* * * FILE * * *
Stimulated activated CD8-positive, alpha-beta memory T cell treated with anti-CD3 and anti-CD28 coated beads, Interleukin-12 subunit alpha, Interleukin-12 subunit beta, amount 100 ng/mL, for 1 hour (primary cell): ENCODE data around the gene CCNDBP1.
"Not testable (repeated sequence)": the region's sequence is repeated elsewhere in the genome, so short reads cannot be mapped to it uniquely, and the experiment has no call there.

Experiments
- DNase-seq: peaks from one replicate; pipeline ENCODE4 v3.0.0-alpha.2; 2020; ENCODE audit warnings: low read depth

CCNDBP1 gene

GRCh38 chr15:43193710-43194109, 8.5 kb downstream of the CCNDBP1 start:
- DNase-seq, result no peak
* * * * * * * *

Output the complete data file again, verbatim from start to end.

Stimulated activated CD8-positive, alpha-beta memory T cell treated with anti-CD3 and anti-CD28 coated beads, Interleukin-12 subunit alpha, Interleukin-12 subunit beta, amount 100 ng/mL, for 1 hour (primary cell): ENCODE data around the gene CCNDBP1.
"Not testable (repeated sequence)": the region's sequence is repeated elsewhere in the genome, so short reads cannot be mapped to it uniquely, and the experiment has no call there.

Experiments
- DNase-seq: peaks from one replicate; pipeline ENCODE4 v3.0.0-alpha.2; 2020; ENCODE audit warnings: low read depth

CCNDBP1 gene

GRCh38 chr15:43193710-43194109, 8.5 kb downstream of the CCNDBP1 start:
- DNase-seq, result no peak